Blogger, c. 1999. Source: Wayback Machine
LiveJournal, c. 1999. Source: Wayback Machine
Xanga, c. 2000. Source: Wayback Machine
Xanga (once creative director for Twitter co-founder Biz Stone) actually started out as a social networking site – sometimes compared to MySpace – and didn’t add blogging functionality until 2000.
During this time there were also some of the first rumored video blogs. In January 2000, a man named Adam Kontras accompanied a written blog post with a video informing friends and family about his activities. In November of that year, Professor Adrian Miles published what some have speculated as one of the first video blogs and called it a “Vog”.
“NO PETS ALLOWED. We smuggled him in. It was great. We all felt covered.” Source: Adam Kontras
When the sun went down in the 1990s, blogging began to affect many lives. People started figuring out how to monetize their blogs – which we’ll get into in a moment – and the stage was set for businesses and individuals alike to take bloggers seriously.
2002: a great year for blogging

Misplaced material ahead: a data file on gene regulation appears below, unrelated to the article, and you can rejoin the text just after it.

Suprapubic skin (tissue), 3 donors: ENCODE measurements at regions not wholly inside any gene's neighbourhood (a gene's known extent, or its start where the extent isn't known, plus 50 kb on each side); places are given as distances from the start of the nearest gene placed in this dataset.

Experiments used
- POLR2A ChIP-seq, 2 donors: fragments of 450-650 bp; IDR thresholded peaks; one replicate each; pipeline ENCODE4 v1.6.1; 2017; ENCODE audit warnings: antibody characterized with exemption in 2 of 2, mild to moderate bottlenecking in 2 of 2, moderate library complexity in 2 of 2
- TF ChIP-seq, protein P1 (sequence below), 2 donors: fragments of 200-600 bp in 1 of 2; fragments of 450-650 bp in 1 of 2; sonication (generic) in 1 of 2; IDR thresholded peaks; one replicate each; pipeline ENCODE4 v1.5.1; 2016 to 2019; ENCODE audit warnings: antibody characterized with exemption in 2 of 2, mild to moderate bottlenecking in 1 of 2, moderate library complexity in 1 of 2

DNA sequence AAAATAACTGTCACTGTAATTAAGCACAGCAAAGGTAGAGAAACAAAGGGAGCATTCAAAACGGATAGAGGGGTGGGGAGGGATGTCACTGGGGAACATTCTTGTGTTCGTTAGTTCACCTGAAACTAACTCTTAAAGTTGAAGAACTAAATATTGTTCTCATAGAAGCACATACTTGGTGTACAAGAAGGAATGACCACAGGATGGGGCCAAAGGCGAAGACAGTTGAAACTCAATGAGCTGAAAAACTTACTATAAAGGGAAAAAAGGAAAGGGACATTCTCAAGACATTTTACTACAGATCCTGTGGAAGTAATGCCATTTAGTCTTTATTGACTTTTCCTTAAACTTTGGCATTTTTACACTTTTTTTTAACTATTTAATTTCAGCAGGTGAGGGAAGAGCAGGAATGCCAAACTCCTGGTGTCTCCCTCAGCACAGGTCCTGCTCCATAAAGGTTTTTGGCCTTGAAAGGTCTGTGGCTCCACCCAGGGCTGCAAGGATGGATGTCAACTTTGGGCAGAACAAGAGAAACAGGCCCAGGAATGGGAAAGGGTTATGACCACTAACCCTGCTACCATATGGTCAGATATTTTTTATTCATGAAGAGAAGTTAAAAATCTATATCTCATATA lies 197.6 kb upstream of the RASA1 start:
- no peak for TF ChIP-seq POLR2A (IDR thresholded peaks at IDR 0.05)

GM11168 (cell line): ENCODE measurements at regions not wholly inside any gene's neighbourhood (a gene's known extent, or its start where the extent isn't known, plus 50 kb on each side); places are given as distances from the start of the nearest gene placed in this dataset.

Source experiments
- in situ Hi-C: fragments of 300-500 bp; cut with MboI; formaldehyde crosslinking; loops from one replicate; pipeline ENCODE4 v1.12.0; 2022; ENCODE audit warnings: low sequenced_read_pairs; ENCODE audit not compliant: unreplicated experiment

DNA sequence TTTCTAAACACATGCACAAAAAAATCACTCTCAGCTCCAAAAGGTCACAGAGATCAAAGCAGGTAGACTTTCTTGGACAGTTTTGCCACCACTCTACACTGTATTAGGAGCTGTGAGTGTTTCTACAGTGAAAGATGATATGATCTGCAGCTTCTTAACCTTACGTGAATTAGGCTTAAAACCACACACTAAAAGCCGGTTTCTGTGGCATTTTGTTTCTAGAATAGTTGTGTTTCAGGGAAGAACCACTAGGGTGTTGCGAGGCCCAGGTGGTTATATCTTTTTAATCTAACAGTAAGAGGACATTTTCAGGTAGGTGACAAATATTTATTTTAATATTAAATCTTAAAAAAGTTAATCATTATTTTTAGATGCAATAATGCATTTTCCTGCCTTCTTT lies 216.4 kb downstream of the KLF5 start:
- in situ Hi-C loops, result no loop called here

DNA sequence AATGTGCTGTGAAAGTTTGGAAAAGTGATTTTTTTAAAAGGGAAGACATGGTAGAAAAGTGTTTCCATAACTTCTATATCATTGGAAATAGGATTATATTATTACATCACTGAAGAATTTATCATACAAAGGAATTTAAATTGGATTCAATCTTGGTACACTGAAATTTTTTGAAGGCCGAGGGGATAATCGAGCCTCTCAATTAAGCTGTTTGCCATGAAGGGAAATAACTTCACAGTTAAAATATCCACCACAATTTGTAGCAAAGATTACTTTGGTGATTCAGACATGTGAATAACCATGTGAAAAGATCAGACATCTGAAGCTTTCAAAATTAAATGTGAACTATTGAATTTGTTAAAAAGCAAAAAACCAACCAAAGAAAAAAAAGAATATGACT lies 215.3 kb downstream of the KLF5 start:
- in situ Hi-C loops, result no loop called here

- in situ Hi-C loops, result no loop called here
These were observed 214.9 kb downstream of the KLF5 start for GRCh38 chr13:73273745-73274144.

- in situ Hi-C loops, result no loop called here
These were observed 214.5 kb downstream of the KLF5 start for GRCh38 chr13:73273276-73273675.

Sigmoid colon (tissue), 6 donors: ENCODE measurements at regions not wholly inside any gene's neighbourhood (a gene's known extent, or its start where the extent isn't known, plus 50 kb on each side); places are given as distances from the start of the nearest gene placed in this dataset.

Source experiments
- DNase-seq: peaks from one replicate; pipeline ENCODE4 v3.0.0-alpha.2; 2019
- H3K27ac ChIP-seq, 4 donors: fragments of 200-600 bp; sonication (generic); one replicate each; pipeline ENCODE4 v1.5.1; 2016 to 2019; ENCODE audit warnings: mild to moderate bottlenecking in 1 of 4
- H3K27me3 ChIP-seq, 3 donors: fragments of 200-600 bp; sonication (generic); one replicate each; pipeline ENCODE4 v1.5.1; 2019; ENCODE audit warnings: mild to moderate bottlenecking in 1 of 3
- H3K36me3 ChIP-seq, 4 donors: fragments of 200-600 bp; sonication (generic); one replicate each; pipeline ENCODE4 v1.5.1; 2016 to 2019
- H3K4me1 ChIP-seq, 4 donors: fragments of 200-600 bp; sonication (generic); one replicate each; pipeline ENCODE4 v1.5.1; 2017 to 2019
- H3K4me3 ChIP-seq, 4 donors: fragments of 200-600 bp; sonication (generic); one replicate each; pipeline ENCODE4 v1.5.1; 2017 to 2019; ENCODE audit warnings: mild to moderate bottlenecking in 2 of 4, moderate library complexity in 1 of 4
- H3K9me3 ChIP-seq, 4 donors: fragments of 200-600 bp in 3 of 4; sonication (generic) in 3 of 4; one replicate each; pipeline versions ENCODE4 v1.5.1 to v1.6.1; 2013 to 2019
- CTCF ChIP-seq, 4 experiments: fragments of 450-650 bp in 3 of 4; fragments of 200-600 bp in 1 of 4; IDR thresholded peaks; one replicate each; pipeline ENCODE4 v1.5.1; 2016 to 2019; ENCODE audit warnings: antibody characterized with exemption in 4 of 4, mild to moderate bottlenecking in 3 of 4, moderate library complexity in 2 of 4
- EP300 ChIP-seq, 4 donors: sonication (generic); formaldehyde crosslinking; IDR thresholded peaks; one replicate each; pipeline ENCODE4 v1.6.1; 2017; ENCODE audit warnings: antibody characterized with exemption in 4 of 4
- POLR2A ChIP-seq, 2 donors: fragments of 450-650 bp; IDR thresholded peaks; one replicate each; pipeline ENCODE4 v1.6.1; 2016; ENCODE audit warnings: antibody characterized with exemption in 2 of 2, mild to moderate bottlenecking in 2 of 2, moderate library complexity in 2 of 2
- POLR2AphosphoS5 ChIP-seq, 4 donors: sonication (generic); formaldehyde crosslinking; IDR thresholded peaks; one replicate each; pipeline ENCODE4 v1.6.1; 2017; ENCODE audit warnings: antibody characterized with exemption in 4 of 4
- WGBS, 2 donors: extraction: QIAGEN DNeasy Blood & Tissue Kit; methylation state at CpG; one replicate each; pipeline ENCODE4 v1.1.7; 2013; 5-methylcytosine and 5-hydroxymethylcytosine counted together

There were some significant events in the field of blogging in the early 2000s. Technorati, one of the first blog search engines, was launched in February 2002.
This month, blogger Heather B. Armstrong was fired for writing about her colleagues on her personal blog, Dooce.com. While it’s not clear if she was the first blogger to be quit because of the content of her personal website, it sparked a conversation about privacy and freedom of expression for bloggers.
The topic reappeared in 2004 when congressional assistant and controversial blogger Jessica Cutler shared the same fate as Armstrong. Cutler, however, blogged anonymously until her identity was revealed by the Wonkette website.
Also in 2002, “Mommy Bloggers,” which consisted mostly of mothers blogging about parenting to give their readers a sense of support and learning, also broke out. Melinda Roberts founded TheMommyBlog.com – “one of the original mother blogs,” she writes – in April of that year, creating a category that would rush on for over a decade.
The following month, Newsweek predicted that blogs would replace traditional media, and it was partially realized by December of that year when Talking Points Memo broke the written record of Trent Lott’s infamous call on “Larry King Live” – when Lott sang illustriously Praise from Strom Thurmond. Blog posts like this would serve as a precursor to live blogging that took shape the following year.